AIDS at 25 Years: Much Progress, Urgent Challenges

June 3, 2007
Laura Brasseur

Internal Medicine World Report, July 2006, Volume 0, Issue 0

252,000-312,000 Americans Don’t Know They Are Infected

MMWR

More than 1 million Americans are living with AIDS today, 25 years after physicians first observed the emergence of a virus that evolved into a rapidly progressing “gay disease” and then into a full-fledged pandemic. At this 25th HIV/AIDS juncture, the Centers for Disease Control and Prevention (CDC) has issued a report on the state of the disease, highlighting successes in HIV prevention and treatment as well as listing remaining challenges (. 2006;55:585-620).

Morbidity and Mortality Weekly Report

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The account published in the June 5, 1981, issue of (1981;30:250-252) describing pneumonia in 5 young California men was the bellwether of the epidemic. Despite advances in treatment and prevention in the intervening years, the number of those living with HIV/AIDS today is increasing, in part, because many of those infected are not aware of their HIV status. Before this year ends, estimates suggest that there will be 40,000 new HIV infections. Thus, although many primary care physicians are not treating HIV infection per se, such a pervasive lack of awareness of the disease should alarm all physicians and prompt increased vigilance when it comes to HIV testing and taking the medical history.

The face of HIV/AIDS has changed in the past quarter century. The wide gender gap characteristic of the early years of the epidemic (1981-1995), when men accounted for nearly 85% of cases, has narrowed. At the end of 2003, almost 30% of HIV/AIDS cases were diagnosed in women.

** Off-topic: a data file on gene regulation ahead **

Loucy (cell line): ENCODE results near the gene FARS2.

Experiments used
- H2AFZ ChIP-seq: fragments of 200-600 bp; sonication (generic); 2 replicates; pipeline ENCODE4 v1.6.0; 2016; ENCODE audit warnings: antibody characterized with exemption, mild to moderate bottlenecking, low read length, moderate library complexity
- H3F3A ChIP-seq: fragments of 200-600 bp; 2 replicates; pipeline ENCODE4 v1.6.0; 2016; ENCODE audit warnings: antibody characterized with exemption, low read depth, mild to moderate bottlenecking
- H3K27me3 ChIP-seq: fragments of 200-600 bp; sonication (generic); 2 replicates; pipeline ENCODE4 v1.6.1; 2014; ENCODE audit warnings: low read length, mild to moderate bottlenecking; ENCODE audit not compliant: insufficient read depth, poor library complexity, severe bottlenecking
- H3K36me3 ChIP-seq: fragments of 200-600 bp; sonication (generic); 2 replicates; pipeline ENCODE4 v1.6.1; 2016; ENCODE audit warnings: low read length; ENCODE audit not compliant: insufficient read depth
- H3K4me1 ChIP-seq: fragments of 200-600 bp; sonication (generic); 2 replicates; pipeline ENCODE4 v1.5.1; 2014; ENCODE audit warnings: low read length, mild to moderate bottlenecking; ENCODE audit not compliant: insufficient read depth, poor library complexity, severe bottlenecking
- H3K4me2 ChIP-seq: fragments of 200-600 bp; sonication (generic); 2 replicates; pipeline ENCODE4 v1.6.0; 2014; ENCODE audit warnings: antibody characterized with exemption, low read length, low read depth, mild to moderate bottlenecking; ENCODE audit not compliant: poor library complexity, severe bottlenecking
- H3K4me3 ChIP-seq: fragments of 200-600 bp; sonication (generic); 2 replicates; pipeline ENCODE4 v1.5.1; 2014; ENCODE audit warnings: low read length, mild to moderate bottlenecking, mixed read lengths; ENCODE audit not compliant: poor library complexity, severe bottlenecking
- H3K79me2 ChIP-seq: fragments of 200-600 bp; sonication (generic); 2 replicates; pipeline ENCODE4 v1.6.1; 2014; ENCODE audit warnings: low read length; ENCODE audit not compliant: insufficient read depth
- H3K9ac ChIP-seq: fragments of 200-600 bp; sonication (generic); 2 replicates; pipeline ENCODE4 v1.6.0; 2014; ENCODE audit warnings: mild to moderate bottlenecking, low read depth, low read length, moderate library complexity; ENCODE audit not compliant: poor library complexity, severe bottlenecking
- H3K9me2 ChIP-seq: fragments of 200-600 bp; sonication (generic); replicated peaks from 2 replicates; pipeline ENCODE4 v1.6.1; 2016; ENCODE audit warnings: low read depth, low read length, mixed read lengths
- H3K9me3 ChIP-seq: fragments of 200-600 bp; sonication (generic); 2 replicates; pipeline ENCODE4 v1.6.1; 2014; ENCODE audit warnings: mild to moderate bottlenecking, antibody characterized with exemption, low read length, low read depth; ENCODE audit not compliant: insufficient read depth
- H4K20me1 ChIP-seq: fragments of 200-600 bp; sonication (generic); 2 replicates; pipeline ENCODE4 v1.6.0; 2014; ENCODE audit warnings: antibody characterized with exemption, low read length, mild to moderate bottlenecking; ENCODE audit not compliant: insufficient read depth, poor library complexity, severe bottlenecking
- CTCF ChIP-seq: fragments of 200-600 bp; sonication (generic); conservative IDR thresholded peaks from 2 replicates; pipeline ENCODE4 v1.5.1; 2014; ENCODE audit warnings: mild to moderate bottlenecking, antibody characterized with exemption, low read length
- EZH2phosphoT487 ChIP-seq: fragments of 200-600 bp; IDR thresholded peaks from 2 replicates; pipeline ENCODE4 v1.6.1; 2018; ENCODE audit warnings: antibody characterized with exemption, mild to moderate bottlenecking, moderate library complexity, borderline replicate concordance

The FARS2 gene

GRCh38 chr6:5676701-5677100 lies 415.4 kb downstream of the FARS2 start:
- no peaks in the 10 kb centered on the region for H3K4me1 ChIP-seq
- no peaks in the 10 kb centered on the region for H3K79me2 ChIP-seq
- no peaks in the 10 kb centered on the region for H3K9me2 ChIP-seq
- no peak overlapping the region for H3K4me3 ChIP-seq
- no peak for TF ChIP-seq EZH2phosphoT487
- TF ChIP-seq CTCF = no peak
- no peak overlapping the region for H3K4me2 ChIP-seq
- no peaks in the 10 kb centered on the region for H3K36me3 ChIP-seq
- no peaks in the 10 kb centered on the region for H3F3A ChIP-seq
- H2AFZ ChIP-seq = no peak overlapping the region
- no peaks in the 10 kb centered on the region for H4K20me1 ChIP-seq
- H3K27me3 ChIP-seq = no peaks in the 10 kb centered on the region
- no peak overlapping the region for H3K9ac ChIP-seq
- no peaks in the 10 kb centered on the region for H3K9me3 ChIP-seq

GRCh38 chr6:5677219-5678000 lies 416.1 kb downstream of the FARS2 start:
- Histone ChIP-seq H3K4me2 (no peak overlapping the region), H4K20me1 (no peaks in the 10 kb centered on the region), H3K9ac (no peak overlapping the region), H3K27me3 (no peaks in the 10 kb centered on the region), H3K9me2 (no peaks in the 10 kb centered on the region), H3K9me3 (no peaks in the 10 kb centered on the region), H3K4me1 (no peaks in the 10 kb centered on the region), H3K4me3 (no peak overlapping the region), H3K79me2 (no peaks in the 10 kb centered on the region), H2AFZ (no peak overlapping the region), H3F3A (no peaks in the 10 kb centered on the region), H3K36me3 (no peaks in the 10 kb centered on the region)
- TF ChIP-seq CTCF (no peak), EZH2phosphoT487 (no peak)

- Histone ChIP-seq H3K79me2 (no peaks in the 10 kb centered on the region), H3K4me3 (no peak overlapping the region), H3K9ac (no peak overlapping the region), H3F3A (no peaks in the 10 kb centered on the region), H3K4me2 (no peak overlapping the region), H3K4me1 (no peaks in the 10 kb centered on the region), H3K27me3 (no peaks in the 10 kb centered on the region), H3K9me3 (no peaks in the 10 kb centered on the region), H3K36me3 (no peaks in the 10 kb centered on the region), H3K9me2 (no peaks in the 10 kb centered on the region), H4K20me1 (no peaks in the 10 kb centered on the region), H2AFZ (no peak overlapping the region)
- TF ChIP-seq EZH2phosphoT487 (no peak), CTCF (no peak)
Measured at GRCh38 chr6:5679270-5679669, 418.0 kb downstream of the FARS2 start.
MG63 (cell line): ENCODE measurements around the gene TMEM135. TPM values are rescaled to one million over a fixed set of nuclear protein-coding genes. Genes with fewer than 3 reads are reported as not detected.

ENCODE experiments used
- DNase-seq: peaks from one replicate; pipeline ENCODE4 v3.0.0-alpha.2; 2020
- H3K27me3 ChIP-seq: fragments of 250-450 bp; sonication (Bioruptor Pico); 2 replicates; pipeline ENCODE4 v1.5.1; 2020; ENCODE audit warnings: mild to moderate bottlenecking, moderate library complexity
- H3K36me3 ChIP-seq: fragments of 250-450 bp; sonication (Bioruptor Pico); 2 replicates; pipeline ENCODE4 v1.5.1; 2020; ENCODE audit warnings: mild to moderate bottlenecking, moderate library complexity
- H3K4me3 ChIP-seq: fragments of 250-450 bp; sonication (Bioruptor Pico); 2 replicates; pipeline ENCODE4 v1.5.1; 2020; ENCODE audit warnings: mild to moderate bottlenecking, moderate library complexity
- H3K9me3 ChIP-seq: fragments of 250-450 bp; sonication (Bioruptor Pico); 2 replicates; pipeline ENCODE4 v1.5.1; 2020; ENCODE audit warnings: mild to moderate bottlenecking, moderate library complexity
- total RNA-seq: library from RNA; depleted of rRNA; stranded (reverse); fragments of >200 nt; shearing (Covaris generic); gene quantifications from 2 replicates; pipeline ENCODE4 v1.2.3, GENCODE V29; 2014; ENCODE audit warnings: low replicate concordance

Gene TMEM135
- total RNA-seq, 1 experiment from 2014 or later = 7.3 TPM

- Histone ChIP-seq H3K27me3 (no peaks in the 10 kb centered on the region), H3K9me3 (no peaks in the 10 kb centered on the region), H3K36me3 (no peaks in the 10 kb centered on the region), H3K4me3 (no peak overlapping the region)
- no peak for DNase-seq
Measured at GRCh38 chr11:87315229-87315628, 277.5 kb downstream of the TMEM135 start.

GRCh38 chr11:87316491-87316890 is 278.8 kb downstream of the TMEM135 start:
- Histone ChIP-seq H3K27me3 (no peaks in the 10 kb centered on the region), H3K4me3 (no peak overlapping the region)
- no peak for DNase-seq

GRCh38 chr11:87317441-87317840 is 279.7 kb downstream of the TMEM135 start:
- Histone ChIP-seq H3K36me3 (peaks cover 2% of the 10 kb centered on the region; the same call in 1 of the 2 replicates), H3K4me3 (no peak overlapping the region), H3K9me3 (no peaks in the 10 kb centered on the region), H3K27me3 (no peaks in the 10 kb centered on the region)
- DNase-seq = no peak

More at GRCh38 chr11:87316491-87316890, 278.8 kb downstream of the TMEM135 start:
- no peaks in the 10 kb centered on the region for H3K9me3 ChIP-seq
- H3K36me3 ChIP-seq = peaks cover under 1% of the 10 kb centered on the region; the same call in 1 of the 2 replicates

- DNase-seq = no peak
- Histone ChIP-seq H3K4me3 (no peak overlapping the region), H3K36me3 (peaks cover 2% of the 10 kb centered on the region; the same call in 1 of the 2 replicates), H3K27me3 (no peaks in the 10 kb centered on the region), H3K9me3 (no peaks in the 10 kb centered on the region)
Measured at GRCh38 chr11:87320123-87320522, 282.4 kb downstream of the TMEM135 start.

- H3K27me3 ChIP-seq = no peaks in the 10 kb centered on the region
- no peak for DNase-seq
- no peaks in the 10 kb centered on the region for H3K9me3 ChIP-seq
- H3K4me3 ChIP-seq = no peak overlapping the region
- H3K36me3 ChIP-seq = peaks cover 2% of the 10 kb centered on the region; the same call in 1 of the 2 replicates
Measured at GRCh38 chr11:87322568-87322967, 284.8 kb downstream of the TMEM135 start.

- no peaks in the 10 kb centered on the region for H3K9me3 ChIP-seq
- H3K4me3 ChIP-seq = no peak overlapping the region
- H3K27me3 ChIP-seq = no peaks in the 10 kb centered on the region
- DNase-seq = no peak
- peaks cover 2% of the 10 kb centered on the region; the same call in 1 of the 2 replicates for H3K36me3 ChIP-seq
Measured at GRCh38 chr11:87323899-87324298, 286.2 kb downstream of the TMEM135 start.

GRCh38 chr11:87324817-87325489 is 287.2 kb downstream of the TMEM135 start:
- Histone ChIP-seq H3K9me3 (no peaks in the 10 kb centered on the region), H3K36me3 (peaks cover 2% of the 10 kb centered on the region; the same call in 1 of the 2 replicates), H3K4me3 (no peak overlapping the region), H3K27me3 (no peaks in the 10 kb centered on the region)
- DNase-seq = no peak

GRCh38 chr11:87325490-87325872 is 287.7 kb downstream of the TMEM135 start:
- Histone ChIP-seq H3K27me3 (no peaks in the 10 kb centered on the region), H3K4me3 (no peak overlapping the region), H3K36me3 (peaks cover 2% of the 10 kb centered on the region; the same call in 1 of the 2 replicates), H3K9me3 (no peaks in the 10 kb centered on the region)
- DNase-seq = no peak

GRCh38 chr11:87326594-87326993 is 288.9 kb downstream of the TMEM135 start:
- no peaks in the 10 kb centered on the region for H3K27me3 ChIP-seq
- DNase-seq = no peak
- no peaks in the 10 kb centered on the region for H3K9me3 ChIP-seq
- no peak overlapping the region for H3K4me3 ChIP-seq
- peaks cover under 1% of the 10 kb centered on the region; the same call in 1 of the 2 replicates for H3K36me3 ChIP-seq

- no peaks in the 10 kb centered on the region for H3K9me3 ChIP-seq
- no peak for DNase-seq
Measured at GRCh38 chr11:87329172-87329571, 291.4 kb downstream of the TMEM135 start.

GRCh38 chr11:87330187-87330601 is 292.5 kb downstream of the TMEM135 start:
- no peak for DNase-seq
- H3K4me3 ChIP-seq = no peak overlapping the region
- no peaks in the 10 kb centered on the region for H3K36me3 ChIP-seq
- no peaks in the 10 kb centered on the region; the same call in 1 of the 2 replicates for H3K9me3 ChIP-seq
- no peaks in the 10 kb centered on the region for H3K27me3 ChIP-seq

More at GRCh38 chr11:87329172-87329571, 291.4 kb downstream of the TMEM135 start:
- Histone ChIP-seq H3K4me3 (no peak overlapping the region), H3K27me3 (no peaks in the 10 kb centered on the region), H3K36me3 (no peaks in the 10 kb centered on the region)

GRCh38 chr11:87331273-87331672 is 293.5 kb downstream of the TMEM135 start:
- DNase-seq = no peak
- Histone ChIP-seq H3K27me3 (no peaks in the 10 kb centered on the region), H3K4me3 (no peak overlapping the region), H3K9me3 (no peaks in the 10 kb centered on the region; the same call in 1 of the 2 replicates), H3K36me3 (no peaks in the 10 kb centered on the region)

One of the greatest successes has been the dramatic decline in mother-to-child HIV transmission. The number of infants who acquired HIV infection perinatally dropped from its peak of 1650 in 1991 to about 236 in 2002.

The most urgent remaining challenge, notes the CDC, is reducing the number of Americans who do not know they are infected, which is currently estimated at 252,000 to 312,000 people.

The CDC reiterates the need for better prevention, education, and intervention efforts aimed at the following groups:

• Men who have sex with men, who currently account for almost 50% of all newly reported HIV/AIDS cases

• Blacks, who in some areas account for roughly 45% of all new HIV/ AIDS cases, despite being only about 13% of the population

• Women, who account for about 25% of new HIV/AIDS cases; in black women aged 25 to 34 years, HIV infection was the leading cause of death in 2002

• The general public, only 26% of whom view AIDS as a leading health concern.

Key strategies for meeting these challenges include:

• Establishing partnerships in the medical and lay communities to fight the spread of HIV

• Making voluntary HIV testing easier

• Focusing prevention messages on infected and uninfected individuals; highlighting the role of alcohol and drug abuse in HIV transmission

• Combining prevention programs

• Better surveillance, especially if the 7 remaining states will join the 43 others in confidential HIV case reporting this year

• Improving prevention technologies, programs to promote behavior change, and counseling.